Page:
Hondas outnumbered Chevrolets in the Firestone fast six four to two, but Team Penske’s Josef Newgarden with the clock having run out, beat Takuma Sato’s time by one tenth of a second to take his 16th IndyCar Series career pole and earn back to back poles at Belle Isle Park in Detroit with a lap time of 1.15.2153.
Speaking to NBC’s Marty Snider, Newgarden said: “I was about hitting the wall every lap, or every corner I should say. That was a good pole.”
Newgarden was the sole Penske driver to make the Firestone fast six and becomes the seventh different pole winner in seven races so far in this year’s championship. Newgarden said the bigger challenge for them is to convert the pole into a win on Sunday, something they have yet to do at Belle Isle although he did win the first of two 2019 races after starting second.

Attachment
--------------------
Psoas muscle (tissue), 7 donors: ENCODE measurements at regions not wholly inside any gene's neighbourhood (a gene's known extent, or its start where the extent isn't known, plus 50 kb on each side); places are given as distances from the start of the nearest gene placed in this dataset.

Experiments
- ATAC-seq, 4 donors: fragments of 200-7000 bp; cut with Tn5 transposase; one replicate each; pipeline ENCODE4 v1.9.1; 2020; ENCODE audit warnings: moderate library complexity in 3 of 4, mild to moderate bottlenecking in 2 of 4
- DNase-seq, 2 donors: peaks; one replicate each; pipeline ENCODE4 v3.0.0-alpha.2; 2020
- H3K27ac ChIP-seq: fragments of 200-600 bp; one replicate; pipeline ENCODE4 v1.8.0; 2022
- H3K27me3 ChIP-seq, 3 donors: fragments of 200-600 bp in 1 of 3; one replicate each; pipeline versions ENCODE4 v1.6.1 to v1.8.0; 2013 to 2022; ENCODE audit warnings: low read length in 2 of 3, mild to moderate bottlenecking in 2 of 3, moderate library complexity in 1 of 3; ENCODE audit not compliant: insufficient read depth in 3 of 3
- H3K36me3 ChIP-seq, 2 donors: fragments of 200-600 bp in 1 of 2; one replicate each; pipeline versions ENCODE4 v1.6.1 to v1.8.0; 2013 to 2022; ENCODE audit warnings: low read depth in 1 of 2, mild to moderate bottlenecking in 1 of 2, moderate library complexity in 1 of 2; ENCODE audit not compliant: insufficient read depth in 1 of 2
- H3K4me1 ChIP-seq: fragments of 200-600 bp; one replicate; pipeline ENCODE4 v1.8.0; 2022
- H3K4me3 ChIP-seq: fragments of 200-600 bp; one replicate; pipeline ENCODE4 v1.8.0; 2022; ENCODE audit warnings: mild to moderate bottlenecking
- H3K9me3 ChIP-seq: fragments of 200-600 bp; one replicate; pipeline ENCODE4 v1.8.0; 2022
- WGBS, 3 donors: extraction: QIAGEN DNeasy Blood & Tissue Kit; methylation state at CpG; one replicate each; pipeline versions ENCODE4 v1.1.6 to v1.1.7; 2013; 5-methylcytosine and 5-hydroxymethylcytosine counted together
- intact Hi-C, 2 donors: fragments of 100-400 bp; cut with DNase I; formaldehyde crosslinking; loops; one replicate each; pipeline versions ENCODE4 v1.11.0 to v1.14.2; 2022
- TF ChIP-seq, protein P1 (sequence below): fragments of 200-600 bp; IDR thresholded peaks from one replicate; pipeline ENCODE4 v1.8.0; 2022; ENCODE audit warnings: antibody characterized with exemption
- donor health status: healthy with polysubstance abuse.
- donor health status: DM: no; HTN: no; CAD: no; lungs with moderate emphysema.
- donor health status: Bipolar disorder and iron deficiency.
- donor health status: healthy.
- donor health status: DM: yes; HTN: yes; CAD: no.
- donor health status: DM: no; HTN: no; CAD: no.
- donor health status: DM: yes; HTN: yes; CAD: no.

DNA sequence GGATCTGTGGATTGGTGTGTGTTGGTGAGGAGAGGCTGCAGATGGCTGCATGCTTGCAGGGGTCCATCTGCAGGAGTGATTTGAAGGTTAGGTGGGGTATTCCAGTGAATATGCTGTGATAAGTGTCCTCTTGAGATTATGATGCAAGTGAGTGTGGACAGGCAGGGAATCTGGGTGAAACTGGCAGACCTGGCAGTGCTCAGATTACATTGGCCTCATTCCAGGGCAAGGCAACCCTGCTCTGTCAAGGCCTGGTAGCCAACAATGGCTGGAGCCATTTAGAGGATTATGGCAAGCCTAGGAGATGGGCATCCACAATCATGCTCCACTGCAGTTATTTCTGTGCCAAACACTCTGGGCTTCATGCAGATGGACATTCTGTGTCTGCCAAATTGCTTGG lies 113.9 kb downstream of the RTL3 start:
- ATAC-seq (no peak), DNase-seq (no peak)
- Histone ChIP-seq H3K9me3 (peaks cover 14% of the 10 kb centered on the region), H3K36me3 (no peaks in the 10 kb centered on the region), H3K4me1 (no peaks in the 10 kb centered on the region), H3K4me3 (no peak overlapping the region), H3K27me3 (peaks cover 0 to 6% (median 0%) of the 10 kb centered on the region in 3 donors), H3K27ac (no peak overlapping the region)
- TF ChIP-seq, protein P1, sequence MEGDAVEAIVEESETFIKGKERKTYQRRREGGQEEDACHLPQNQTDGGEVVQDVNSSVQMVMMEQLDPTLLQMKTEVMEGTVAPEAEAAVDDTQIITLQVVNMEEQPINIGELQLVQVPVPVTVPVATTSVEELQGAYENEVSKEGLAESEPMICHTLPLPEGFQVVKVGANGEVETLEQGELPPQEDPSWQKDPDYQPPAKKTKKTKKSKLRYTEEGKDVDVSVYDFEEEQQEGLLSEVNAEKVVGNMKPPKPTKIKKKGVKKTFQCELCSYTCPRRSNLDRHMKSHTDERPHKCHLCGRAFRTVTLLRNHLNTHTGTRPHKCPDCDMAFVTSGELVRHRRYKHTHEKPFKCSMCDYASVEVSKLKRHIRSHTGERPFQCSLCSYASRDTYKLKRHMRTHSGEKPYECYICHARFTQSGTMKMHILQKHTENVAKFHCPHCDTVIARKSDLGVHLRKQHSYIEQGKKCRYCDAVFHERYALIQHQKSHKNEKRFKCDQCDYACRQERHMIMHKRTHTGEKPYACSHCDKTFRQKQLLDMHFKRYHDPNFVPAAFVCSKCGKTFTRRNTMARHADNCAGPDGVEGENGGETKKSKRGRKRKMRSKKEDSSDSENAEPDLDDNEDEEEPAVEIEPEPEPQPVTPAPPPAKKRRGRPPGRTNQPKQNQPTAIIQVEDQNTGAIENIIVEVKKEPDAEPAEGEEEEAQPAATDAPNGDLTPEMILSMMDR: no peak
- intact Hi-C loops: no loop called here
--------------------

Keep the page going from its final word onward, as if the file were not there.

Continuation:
The fast six was all about the smaller teams as all four of the Daly Coyne Racing and Meyer Shank Racing cars made the fast six. Rookie David Malukas continued his strong performance for Dale Coyne Racing from practice to top the opening session of qualifying in group two and topped the charts again halfway through the fast 12 session with a time that put in him in the fast six for the very first time.
In the fast six, Malukas on a flying lap lost the back end in turn five and had to back out but still set a fast lap later to qualify sixth being only three tenth off fifth place Pato O’Ward. Speaking to NBC, Malukas said: “What an amazing car.”
His Dale Coyne Racing teammate Takuma Sato qualified second after an impressive run when he went to the top with a 1.15.3 with just over a minute to go in the fast six before Newgarden went faster in the final moments.